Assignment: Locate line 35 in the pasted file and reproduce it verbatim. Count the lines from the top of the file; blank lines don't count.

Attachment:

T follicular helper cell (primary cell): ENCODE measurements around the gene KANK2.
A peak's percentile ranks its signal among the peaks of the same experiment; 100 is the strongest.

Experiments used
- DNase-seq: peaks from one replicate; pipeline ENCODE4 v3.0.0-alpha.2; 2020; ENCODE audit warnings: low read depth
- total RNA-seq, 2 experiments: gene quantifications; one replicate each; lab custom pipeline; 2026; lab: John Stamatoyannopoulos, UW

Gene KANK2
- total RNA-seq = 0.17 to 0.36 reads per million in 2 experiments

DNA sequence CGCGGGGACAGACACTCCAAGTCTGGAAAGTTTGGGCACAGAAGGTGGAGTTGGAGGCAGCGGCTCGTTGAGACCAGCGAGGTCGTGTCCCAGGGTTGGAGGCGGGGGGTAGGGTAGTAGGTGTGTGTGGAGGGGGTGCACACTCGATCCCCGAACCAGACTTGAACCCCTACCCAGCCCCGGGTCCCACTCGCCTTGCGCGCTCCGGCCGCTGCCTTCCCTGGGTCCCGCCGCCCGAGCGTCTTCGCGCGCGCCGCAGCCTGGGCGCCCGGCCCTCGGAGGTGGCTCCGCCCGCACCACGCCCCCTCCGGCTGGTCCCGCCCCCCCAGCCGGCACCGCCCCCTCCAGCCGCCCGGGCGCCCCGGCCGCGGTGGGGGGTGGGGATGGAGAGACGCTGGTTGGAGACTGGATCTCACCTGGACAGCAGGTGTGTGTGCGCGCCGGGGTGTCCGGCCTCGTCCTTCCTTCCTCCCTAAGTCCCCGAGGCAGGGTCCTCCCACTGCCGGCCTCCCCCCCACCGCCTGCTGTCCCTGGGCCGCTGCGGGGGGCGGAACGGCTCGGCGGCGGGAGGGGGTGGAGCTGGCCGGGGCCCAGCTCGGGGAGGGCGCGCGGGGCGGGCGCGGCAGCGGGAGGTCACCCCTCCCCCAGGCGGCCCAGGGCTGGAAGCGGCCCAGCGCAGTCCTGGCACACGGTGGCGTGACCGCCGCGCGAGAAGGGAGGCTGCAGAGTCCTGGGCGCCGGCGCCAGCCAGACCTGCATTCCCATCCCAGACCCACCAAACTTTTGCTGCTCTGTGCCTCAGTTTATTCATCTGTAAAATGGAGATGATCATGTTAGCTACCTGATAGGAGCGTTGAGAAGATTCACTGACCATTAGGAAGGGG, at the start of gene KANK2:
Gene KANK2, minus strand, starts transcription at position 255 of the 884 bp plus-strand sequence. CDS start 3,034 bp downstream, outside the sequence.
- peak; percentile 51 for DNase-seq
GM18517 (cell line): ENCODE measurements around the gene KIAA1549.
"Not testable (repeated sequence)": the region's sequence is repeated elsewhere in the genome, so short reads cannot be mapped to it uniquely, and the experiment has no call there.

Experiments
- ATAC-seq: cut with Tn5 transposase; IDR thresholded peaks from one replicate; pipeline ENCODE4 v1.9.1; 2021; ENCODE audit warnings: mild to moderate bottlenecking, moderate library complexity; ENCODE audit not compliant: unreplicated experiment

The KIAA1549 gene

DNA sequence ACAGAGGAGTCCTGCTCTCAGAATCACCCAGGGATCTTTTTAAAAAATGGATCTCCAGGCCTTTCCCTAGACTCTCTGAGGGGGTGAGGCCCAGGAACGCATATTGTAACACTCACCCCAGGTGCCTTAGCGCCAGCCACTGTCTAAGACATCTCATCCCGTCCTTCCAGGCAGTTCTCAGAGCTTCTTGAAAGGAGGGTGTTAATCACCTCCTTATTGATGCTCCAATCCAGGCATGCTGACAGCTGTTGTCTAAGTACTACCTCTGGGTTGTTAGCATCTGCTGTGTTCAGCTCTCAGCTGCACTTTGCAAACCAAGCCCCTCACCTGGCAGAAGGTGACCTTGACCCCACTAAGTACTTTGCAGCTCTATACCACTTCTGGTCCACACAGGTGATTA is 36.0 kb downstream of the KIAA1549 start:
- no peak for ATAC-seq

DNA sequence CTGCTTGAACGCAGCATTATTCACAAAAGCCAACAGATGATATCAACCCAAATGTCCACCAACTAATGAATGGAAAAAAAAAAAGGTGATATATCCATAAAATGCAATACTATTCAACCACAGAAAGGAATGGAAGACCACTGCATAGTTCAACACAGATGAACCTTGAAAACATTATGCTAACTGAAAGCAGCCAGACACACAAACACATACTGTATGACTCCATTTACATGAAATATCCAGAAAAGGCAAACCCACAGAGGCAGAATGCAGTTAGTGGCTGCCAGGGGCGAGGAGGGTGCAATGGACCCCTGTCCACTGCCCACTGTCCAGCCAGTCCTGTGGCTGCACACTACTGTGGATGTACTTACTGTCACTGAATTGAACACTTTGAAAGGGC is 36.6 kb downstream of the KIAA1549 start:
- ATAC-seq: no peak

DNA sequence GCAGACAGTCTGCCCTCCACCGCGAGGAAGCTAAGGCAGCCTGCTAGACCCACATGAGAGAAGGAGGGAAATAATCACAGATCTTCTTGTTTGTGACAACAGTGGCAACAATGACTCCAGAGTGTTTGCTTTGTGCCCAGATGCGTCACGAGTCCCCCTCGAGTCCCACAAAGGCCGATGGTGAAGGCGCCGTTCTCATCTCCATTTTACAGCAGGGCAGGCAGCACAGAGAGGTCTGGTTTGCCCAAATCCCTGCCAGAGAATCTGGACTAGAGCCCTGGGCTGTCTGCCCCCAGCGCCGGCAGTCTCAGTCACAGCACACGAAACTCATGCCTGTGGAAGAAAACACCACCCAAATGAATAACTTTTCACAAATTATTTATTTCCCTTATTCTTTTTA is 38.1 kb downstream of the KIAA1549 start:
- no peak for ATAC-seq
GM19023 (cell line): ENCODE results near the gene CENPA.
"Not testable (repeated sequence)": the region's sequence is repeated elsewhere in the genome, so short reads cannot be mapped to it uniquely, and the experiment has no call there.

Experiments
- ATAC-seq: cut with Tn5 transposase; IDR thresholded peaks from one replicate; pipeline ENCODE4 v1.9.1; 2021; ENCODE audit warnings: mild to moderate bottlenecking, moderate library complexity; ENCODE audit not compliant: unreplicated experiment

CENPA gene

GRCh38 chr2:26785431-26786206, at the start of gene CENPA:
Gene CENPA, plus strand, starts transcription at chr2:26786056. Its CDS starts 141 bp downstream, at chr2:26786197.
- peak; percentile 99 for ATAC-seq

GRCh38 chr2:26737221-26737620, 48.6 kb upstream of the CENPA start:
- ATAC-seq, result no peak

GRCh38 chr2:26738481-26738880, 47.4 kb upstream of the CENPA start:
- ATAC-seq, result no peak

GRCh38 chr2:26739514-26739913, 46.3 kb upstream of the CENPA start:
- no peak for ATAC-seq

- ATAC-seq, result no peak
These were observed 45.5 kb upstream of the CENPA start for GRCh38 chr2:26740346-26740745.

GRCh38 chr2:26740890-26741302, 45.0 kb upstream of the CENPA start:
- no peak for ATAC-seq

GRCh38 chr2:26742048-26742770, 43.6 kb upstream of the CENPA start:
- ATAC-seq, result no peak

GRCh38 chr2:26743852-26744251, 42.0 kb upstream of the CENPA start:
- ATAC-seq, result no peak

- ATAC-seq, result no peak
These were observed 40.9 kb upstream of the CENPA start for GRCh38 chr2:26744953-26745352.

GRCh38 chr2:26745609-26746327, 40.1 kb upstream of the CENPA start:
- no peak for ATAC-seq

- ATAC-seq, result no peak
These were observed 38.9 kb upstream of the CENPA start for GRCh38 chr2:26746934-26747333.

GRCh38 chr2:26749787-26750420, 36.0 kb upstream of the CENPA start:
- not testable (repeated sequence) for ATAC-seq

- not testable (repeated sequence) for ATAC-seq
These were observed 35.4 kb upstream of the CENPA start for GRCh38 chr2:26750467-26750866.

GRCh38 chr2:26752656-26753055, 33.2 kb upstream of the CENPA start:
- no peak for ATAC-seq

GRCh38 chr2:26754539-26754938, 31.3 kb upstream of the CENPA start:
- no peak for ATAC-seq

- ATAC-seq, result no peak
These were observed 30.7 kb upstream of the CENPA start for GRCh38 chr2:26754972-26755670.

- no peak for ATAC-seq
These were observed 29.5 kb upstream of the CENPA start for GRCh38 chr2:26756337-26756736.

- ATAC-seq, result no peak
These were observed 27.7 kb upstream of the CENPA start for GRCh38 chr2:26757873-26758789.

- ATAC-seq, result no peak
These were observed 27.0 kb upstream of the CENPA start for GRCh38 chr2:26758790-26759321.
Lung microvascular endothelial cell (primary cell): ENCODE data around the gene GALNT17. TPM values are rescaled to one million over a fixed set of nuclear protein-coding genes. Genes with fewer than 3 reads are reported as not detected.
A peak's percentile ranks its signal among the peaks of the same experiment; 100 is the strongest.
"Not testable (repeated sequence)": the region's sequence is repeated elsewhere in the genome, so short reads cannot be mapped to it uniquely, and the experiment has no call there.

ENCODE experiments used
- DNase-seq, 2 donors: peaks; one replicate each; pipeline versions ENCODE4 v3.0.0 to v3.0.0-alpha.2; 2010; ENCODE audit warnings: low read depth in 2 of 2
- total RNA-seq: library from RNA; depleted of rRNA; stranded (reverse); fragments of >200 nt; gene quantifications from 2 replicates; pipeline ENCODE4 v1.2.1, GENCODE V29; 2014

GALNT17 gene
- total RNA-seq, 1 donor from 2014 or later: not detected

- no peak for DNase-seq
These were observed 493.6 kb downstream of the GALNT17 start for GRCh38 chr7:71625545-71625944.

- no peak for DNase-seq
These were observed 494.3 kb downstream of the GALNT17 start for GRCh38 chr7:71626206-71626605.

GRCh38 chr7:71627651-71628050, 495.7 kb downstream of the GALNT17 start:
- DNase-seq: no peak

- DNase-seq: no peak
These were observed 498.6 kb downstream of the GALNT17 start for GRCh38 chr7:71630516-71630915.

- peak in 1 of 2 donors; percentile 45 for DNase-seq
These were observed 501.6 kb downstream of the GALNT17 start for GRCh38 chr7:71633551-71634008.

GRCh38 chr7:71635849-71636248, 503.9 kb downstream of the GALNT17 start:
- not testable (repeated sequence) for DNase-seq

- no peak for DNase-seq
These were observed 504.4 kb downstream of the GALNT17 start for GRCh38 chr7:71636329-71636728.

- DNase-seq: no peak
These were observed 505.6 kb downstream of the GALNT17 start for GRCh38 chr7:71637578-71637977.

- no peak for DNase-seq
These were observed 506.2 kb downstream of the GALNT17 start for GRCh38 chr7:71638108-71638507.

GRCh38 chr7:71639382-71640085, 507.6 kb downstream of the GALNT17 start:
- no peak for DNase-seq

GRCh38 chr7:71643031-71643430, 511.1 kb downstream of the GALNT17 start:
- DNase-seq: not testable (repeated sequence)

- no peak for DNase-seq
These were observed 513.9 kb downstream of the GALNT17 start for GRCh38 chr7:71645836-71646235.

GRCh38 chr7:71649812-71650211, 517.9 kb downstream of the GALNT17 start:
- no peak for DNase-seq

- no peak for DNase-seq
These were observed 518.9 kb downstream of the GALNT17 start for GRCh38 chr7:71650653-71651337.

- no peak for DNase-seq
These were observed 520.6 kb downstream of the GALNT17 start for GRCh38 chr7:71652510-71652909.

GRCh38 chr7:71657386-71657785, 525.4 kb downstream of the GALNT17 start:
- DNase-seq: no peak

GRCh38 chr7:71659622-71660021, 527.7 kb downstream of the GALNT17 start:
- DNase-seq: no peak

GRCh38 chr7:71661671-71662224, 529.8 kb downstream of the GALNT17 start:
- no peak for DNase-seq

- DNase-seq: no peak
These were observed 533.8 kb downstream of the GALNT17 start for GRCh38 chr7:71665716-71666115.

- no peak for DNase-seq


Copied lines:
- no peak for ATAC-seq